Another also quite obvious development initiative proposed was to continue developing global or international development arena is brought up on page 48, paragraph 5.9 which states that the UK has and will continue to play a leading role in the Sustainable Development Goals (SDGs). The UK indeed has been the forefront on the successor(s) to the Millennium Development Goals, as seen in this UN High-level panel news release, this blog post by David Hallam and David Cameron’s speech to the United Nations General Assembly. It of course increases the UK’s political standing by being a leader in forming the SDGs, but it is the quality that counts.
This brings us to the the next paragraph, 5.10 which reads:
Our development programme helps to drive economic development and prosperity overseas, enabling a permanent route out of poverty while creating markets for future British business. Our assistance focuses on improving peace, security and governance; equality of opportunity for girls and women; access to basic services for the poorest; and building resilience to crises and responding to disasters when they occur. We promote the golden thread of conditions (own emphasis added) that drive prosperity all across the world: the rule of law, good governance and the growth of democracy.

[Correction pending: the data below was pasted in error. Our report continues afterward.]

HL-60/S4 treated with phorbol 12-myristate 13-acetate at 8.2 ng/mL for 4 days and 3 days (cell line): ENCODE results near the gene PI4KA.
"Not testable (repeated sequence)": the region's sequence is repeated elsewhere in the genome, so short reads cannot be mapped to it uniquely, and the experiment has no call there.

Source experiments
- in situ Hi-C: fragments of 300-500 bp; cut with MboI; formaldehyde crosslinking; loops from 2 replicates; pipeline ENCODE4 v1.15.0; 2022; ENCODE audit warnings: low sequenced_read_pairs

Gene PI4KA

The “golden thread” is a term that PM Cameron formed around 2012, whereby you only get real long-term development through aid if there is also a “golden thread of stable government, lack of corruption, human rights, the rule of law, transparent information.” In essence, only if you follow these strict rules, you will be able to improve your overall development. It sounds like a simple formula to follow but it also sounds like theWashington Consensus policies of the 1980s and early 1990s and the post-Washington Consensus policies of the 1990s such as the Poverty Reduction Strategy Papers (PRSPS). As my old Development Studies lecturer Ha-Joon Chang would say, the UK is a “bad Samaritan” and is “kicking away the ladder” (the route it took in (economic) development) for these developing countries. If the UK wishes to improve the global arena, it must diversify its “golden thread” and allow states with different local institutions to develop in their own time. (You can read more about Cameron’s “golden thread” in this
gGoogle thread, this House of Commons International Development Committee publication and Simon Maxwell’s articles .)
To Be Continued